By Amir Rezaei, hunger striker in Camp Liberty
Don’t read this article! Instead, go ahead and follow more important events that are taking place around the world: the newest fashion trends, latest music albums, or the upcoming World Cup. This article is about violation of Human Rights, about human lives at stake, which seem to have lost meaning and value these days.
I write these paragraphs from a prison that is paradoxically called “Camp Liberty”. Why am I here? I’m here simply because I believe in freedom. Who guards this prison? Brutal armed forces whose job is to murder people.
And what brought me here? Broken promises by the United States and the United Nations!
How did I get here?
In the years that followed the 1979 revolution in Iran, my parents were among millions of Iranians who supported the PMOI. On one night in 1981, when I was a child, agents of the mullahs’ regime broke into our house. They were armed. I was paralyzed with fear and watched as they started beating my parents and arrested them. My grandmother objected to their conduct, and in response they beat her with the butt of their rifles.
My bigger brother wrapped his arms around me to keep me from panicking. I heard gunshots outside the building. I later learned that my uncle and his wife, Soheila, were shot. Soheila died while she was pregnant.
With my parents in prison, I was forced to grow up without their guidance. For years, I went to the prison with my brother and grandparents to meet my parents. In the summer of 1988, the meetings suddenly stopped. Then, one day, when the families of political prisoners had gathered behind the prison doors and were demanding to see their children, one of the guards came out and loudly declared, “We’ve executed all of your children. You can receive their bodies from the morgue.” My grandfather died of a heart-attack from hearing the news. I later learned that this is a tactic that the Iranian regime uses to mentally torture the families of the political prisoners.
Years later, when I grew up, I became personally subject to the persecution of the mullahs’ regime. In the 1998 World Cup, when Iran won the match against the US, I went to the streets of Tehran to celebrate with my friends. But the armed forces stormed the streets to arrest the revelers. My friend Ahmad was captured by the guards and taken to a dark corner, where they tied his hands and upended a pewter bucket on his head. They pounded on the bucket with wooden clubs, asking him to give up my name and address, which he didn’t. When I later saw him in the hospital, one of his ears had lost its hearing. He told me, “This is not life. It’s death! We have no freedom whatsoever. I don’t know about you, but I’m leaving this country.”
His words sparked a thought in my mind. I looked around me and all I saw was poverty, addiction, prostitution, unemployment, forced religion, and …
Something had to be done, but I couldn’t do anything alone. Therefore I decided to join the PMOI, the democratic opposition to the dictatorship in Iran. It was hard for me to leave my friends, family and studies behind. But I had learned that there’s no life without freedom. It was my love for freedom that led me to Ashraf.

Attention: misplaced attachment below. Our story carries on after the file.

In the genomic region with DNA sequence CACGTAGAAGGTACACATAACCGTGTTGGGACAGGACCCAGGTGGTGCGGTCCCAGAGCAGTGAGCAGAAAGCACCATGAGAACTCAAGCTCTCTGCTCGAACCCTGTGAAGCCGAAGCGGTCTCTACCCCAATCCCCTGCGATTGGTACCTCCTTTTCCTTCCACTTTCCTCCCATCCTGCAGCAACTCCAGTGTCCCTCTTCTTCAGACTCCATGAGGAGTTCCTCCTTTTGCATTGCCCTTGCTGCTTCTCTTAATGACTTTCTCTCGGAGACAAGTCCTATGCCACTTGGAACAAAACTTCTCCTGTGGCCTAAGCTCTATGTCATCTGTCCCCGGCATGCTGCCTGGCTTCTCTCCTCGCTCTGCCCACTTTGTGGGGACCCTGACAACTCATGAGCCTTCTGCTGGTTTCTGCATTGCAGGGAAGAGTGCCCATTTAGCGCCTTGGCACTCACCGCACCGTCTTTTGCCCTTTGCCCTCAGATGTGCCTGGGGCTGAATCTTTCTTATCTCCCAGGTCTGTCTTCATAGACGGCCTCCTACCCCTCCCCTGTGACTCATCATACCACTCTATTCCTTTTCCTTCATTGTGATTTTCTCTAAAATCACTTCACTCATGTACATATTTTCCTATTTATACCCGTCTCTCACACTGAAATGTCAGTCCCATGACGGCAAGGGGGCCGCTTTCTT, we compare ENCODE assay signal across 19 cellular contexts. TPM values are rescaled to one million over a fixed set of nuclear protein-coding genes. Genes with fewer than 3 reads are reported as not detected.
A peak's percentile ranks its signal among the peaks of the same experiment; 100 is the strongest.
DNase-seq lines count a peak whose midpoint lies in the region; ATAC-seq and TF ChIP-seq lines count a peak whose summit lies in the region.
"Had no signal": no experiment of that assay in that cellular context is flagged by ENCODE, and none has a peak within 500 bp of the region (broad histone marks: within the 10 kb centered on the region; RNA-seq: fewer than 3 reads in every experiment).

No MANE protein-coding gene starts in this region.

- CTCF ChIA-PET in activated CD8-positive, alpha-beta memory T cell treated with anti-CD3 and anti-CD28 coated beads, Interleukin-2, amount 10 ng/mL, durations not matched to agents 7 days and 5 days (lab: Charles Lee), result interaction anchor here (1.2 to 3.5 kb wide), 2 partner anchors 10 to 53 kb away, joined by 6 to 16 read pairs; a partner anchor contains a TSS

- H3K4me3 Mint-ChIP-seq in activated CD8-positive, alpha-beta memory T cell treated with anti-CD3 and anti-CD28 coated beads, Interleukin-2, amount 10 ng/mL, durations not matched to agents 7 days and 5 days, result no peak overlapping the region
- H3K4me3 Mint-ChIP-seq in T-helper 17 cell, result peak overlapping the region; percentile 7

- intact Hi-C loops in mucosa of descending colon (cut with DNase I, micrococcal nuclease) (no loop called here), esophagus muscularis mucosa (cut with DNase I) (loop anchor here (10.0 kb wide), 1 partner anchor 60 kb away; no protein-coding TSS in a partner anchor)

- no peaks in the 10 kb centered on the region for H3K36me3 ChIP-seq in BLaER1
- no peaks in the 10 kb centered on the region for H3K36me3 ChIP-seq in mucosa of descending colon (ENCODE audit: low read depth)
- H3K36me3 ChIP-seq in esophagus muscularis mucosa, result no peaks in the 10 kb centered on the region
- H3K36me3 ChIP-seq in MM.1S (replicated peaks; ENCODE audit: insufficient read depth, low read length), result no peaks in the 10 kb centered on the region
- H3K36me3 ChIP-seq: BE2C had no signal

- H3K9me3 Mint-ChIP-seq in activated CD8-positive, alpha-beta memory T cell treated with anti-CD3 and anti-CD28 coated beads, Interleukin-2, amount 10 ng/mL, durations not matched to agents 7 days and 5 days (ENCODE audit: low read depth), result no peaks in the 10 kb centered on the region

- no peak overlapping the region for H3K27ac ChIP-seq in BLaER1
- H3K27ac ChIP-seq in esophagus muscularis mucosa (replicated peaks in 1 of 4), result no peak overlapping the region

Are you still interested to hear my story? If yes then let me take you with me to years after and what happened to me.
It was in Ashraf and in close contact with the Mojahedin that I learned why so many people supported their cause and why the regime feared them so much as to execute thirty thousand of their members and supporters in the span of a single month: they had dedicated their lives for the freedom of Iran.
Following the 2003 US-Iraq conflict, the US army pledged to protect the residents of Camp Ashraf. But, heedless of the many warnings that we raised, the US government decided to hand over our security to the Iraqi forces. There was no question that such a decision would jeopardize our lives, for the Iraqi government owed its power to the terrorist Quds force and the Iranian regime, and we had no doubt that Prime Minister Nouri Al-Maliki would attack us to curry favor with the mullahs.
Five deadly attacks by Iraqi forces and 112 murdered residents who were “protected persons” under the fourth Geneva Conventions in the past four years have proven how accurate our assessment was. The latest attack by the Iraqi forces, which took place on September 1, 2013, resulted in the deaths of 52 defenseless refugees and the abduction of seven others. The hostages are in the hands of the Iraqi government at this very moment, and are at the risk of being surrendered to the Iranian regime.
This was all the results of the US government and UN shirking their duties. We tried reminding the US and the UN of their responsibilities in this regard, but unfortunately, they never listened to us and preferred to turn a blind eye to our demands, leaving us at the mercy of the Iranian regime’s cohorts in Iraq.
After the US government betrayals to us, the odds ruled that I give up my ideals for freedom in my country and surrender to the Iranian regime, call it quits and give in to live life on my knees under tyranny. But Instead, I decided to use my last option to bring the US and UN to their senses: I chose to go on hunger strike, demanding the release of the seven hostages and the protection of the residents by UN Blue Helmet forces. We deem the US and UN responsible for anything that happens to the hostages or the hunger strikers.
I am now into the third month, and though my health condition has deteriorated considerably, I am determined to continue my hunger strike until our demands are met.
Our cries did not wake the US and UN from their slumber – maybe our lives will.
- Ashrafi condemns world silence on Camp Liberty massacres (hicentre.org)
- An Exclusive Interview With Camp Liberty Resident, Homa Roboby a Participant for 60 Days in a National Hungers Strike to Free 7 Hostages in Iraq (freethe7.wordpress.com)